Crayons

Step 1 - 2 - 3 - 4 - 5 - 6 - 7 - 8 - 9 - 10


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SafetyNet Step 5:
Never reveal personal information online

Your children should never give out a home address, telephone number, school name, photos or full name in e-mail, chat or newsgroups. If your ISP allows you to create your own account name, choose something fun, but avoid using your full name. And if you decide to let your children use instant messaging (IM), have them create screen names completely distinct from their real names. A more difficult question is what to do about personal Web sites. While it is fun to have a family Web site, it is risky to include pictures of your children, your home address, phone number, e-mail addresses and what school your children attend ("Johnny got straight A’s this quarter at Johnson Junior High"). If you construct a family Web site, be wise about the information you include. This should not be a proxy for the annual Christmas newsletter. If a partially anonymous Web site does not suit you, create a Web page and send it to family and friends via e-mail.

Parents often worry about personal information their children may send out without realizing that they themselves can inadvertently put their children in jeopardy. Information sent to seemingly innocent Internet sites can end up in the wrong hands. Never send personal information to a newsgroup or chat room where it automatically becomes public knowledge. For example, by posting a question to an online parenting group you could provide a stalker with enough information to cause serious grief. In one such case a stalker harassed a mother online, broadcast pornographic e-mail concerning her and her son, called her daughter on the telephone, attempted to ruin her credit and threatened to harm her.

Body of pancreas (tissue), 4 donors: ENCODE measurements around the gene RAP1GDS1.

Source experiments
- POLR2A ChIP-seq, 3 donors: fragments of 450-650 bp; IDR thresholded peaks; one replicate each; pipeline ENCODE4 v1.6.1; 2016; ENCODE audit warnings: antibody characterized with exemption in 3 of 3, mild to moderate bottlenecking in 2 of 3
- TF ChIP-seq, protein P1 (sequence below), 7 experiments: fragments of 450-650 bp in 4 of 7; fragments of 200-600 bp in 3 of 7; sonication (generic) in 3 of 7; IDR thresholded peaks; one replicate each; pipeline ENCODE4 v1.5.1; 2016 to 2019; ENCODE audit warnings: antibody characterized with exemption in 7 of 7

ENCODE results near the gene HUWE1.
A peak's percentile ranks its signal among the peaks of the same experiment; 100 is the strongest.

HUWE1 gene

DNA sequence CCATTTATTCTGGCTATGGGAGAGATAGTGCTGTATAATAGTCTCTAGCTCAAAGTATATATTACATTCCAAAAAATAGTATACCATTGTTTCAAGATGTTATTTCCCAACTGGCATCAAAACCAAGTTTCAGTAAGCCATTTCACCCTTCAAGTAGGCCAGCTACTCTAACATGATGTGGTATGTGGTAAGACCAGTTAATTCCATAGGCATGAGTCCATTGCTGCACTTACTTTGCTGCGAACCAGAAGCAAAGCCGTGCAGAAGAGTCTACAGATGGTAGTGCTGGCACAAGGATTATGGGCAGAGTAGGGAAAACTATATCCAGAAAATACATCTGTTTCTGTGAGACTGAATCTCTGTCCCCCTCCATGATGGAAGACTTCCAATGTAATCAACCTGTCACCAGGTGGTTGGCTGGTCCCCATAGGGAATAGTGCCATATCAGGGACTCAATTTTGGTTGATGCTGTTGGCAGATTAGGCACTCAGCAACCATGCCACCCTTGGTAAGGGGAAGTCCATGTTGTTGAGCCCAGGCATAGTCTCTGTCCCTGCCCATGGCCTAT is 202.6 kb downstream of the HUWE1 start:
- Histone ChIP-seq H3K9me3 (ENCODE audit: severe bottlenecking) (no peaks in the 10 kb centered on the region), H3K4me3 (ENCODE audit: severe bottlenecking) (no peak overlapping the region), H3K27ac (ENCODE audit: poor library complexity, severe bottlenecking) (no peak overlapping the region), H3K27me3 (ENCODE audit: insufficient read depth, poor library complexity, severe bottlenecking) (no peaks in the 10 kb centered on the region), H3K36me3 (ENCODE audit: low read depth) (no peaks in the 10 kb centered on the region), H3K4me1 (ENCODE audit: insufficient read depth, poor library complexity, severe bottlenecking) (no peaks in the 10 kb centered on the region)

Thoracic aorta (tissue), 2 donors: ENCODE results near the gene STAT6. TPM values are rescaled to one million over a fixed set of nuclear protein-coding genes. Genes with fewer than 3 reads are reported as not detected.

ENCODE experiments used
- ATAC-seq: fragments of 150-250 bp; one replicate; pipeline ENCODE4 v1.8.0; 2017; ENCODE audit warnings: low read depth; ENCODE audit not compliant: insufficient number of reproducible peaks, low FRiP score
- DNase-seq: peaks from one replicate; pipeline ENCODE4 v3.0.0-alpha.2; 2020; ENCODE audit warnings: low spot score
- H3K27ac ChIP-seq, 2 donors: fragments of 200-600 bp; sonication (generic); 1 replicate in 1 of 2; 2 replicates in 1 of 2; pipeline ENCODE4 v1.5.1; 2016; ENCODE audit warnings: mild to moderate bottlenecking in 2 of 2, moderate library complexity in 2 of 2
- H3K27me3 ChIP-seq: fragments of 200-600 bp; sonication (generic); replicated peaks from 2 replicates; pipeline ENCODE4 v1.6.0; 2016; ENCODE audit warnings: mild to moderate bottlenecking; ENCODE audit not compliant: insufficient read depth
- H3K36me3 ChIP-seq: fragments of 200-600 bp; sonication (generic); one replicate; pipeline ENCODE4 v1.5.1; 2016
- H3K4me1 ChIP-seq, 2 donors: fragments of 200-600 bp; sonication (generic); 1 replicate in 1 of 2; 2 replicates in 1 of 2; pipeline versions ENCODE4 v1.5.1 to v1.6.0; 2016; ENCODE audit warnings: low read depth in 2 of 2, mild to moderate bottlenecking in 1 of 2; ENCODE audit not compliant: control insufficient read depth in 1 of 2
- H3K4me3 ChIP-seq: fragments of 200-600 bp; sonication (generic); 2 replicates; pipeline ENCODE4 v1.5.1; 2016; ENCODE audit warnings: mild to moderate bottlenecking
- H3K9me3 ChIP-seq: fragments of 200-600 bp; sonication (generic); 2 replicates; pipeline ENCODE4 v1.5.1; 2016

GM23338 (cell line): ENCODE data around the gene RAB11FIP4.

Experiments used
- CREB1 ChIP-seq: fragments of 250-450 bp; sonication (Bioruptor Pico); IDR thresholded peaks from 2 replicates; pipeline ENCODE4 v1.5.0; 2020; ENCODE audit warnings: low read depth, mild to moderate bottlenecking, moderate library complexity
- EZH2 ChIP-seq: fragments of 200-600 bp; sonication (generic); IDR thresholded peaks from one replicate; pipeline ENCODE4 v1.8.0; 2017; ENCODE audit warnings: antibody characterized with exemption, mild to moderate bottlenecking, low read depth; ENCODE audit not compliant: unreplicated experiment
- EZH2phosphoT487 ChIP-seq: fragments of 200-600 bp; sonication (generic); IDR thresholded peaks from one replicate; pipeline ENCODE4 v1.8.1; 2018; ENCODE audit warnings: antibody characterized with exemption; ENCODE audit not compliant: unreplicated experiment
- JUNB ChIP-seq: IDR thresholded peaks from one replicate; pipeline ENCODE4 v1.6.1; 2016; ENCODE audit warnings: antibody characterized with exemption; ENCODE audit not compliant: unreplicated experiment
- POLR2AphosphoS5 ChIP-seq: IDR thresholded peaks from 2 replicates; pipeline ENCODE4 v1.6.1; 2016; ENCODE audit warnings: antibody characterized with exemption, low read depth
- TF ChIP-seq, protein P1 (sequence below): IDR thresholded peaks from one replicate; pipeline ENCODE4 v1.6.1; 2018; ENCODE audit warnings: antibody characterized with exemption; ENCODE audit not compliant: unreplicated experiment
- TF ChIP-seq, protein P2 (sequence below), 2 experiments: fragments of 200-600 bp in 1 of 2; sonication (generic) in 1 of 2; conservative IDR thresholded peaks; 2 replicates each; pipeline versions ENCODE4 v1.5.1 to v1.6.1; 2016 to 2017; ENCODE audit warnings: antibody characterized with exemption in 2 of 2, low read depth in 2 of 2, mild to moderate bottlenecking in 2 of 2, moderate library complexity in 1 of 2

Also watch out for Web sites that have children fill out extensive questionnaires. These questions are sometimes incorporated into games or contests and may not even look like personal questions. While this information may be used for harassment of a commercial nature rather than something more directly harmful, it still will result in annoying junk mail. For Web sites that require answering personal questions before entering the site, create a fictitious persona to go along with a public e-mail address (if your ISP allows you to create multiple email addresses, use one as a throwaway "public" address). By entering a false name and phone number, such as Wacky Waldo at 555-1212, you will be able to enter the site without providing a telemarketer with fuel for a dinner-time phone call. And, obviously false names will be apparent to marketers, keeping them from wasting time or phone calls.

And finally be wary of official-sounding e-mail that may in fact be a hacker looking for passwords, a business looking for new clients or something worse. For example, I recently received an e-mail that said, "We have detected that there might be a bug or problem with your software. This can happen as a result of old software, viruses, upgrades or lack of plug ins." The sender had no way of knowing anything about me or my computer, but figured that by sending this message out to enough people, at least some would respond. As part of this response process, the sender requested more potentially damaging information about my computer.

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